A new wearable device tracks menopause in women and helps counter hot flushes with cooling technology.
A smart wristband, called Grace, has been created to track menopause and ease symptoms of hot flushes. The product designer is Peter Astbury, an industrial and UX designer based in London. Runner up for The James Dyson Award 2017 and shortlisted for The Morgan Innovation & Technology Prize 2018, Grace is already gaining recognition for its innovative design.
Grace is the first non-invasive alternative to solutions for menopause such as prescription drugs and herbal remedies. It works by using three integrated sensors in the wristband that identify a hot flush before it occurs. The body’s thermoregulatory system begins to lose heat prior to a hot flush. Grace can sense this happening in a wearer about one minute before the wearer detects the flush themselves. Upon detection, the wristband applies cooling technology to the wrist. This sudden cold impression on the wrist signals to the brain and triggers an opposite reaction in the body. The wearer evades hot flushes and regains confidence from knowing they will not experience any unpredictable sweating.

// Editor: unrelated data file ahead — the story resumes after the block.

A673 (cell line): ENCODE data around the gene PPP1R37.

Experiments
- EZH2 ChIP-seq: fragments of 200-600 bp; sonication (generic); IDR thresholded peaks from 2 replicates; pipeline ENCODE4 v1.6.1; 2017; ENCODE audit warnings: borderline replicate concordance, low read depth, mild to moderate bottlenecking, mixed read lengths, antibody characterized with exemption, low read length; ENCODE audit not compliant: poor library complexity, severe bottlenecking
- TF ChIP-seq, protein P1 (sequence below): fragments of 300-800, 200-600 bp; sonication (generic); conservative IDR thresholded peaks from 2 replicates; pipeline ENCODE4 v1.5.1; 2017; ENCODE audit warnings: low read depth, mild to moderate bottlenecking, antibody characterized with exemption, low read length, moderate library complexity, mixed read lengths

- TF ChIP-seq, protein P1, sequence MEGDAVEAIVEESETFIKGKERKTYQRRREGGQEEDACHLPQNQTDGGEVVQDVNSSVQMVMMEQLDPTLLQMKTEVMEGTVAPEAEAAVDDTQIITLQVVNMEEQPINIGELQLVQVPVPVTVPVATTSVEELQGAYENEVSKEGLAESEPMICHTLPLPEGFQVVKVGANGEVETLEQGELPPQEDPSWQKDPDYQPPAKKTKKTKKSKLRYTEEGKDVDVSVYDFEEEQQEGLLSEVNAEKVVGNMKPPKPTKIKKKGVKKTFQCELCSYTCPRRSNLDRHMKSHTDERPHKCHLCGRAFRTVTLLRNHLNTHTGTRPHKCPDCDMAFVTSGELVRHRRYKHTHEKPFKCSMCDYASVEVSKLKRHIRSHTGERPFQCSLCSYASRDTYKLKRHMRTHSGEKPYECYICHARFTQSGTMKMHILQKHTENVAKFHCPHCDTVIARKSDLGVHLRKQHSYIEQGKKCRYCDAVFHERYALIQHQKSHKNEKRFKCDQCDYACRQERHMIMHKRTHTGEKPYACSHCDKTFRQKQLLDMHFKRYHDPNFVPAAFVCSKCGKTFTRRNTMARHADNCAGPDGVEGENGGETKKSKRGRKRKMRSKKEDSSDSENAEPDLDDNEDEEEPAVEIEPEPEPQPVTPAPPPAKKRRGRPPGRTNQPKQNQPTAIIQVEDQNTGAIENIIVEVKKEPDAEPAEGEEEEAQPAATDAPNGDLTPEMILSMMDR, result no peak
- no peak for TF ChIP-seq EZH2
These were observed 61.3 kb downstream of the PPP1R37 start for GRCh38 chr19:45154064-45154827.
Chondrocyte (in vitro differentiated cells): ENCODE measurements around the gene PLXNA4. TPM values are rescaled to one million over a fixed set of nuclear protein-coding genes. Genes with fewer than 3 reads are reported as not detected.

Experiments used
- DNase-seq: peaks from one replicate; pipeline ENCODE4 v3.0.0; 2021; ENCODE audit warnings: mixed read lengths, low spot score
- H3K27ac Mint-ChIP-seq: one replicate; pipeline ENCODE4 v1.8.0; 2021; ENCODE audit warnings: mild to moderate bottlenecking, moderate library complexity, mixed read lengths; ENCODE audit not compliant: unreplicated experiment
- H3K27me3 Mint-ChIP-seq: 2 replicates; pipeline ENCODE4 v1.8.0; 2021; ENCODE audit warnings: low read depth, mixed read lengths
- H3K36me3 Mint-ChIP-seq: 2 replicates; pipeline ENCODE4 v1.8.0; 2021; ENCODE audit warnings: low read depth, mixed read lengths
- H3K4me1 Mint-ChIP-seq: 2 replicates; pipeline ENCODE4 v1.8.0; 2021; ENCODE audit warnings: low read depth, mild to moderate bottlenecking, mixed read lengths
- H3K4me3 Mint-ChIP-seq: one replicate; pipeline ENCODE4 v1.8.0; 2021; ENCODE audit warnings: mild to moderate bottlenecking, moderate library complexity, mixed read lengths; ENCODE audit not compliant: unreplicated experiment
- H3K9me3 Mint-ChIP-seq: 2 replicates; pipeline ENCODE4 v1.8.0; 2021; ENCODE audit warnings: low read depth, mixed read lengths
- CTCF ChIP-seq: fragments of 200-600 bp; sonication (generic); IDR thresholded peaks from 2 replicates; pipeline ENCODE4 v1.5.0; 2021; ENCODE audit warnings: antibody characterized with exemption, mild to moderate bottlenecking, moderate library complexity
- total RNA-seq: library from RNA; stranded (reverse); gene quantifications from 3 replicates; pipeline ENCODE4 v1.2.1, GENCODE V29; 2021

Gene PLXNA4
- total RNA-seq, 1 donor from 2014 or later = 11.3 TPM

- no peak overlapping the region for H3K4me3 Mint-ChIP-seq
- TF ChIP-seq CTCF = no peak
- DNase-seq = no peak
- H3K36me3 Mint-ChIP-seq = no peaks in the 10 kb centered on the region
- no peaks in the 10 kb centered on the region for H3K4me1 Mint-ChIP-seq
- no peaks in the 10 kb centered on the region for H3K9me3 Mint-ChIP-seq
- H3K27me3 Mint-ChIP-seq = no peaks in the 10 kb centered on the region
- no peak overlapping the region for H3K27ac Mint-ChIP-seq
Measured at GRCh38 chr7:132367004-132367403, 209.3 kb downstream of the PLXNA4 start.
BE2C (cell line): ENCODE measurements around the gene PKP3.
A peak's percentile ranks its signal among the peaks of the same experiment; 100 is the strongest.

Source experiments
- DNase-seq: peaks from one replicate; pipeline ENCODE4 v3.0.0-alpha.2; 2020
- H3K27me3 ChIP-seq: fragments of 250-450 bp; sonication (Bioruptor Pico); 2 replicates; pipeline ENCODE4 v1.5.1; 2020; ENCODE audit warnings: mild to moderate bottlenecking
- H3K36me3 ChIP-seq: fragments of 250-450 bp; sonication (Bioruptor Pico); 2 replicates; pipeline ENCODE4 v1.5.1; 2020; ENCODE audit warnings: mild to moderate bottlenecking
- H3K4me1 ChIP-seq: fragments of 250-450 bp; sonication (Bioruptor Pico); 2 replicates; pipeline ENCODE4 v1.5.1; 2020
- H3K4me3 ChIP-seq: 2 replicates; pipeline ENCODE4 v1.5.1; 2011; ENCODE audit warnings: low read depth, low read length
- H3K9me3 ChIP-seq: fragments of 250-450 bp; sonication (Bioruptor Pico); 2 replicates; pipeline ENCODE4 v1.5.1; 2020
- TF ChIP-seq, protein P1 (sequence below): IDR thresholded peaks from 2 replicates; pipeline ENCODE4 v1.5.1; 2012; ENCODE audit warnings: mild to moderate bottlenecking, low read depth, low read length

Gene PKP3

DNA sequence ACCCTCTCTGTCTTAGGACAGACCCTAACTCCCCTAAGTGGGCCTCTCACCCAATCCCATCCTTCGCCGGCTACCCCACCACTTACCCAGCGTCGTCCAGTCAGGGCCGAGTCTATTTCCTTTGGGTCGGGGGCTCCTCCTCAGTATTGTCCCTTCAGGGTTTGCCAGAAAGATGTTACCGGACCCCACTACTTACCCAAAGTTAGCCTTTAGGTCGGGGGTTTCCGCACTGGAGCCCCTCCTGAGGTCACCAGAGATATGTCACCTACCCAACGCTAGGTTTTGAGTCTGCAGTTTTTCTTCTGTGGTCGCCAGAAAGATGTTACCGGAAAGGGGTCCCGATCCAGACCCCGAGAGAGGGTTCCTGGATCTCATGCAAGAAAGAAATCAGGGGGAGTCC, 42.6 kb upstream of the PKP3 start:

The current design includes two batteries, allowing Grace to be active for 24 hours. The design is sleek and discreet but it is visible on the wearer’s wrist, changing attitudes toward menopause as a taboo subject. Filing for a patent application, the designer is now seeking funding to further develop the product.
Innovations in the field of women’s health, such as Grace, build confidence by giving women more control over their health. A UK startup predicts when women will need tampons each month using AI. In Finland, a clip-on device can track if a birth control pill has been forgotten. As well as offering women more practical health solutions, these products and services are breaking taboos around periods, contraception and menopause. In what other ways can new design solutions target topics less commonly spoken about?